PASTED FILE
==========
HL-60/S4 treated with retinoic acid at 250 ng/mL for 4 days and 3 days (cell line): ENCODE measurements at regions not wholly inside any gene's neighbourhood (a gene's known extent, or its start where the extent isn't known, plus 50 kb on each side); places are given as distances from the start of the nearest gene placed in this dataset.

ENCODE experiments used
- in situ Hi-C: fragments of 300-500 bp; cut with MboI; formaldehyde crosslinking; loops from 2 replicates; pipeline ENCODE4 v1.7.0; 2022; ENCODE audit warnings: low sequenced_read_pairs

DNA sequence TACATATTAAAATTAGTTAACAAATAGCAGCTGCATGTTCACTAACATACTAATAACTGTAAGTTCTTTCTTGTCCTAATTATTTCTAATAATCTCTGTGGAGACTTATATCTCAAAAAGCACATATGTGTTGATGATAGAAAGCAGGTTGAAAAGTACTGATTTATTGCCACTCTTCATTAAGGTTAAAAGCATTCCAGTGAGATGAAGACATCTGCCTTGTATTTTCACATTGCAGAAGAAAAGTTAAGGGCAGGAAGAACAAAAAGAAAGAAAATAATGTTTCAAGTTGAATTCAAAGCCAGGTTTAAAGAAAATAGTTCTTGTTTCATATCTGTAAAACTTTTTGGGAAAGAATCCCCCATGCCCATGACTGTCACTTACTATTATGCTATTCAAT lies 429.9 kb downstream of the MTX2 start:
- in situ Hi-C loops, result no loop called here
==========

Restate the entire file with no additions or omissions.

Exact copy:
HL-60/S4 treated with retinoic acid at 250 ng/mL for 4 days and 3 days (cell line): ENCODE measurements at regions not wholly inside any gene's neighbourhood (a gene's known extent, or its start where the extent isn't known, plus 50 kb on each side); places are given as distances from the start of the nearest gene placed in this dataset.

ENCODE experiments used
- in situ Hi-C: fragments of 300-500 bp; cut with MboI; formaldehyde crosslinking; loops from 2 replicates; pipeline ENCODE4 v1.7.0; 2022; ENCODE audit warnings: low sequenced_read_pairs

DNA sequence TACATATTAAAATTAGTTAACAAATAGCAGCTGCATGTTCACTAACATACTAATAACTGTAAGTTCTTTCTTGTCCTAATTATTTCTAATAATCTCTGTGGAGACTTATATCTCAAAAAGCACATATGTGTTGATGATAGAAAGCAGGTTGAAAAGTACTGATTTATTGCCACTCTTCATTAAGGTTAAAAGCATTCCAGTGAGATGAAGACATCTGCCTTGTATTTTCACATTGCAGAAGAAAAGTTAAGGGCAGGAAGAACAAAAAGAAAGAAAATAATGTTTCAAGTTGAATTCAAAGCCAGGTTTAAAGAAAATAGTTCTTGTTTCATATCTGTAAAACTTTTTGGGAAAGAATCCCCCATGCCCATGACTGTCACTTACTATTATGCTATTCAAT lies 429.9 kb downstream of the MTX2 start:
- in situ Hi-C loops, result no loop called here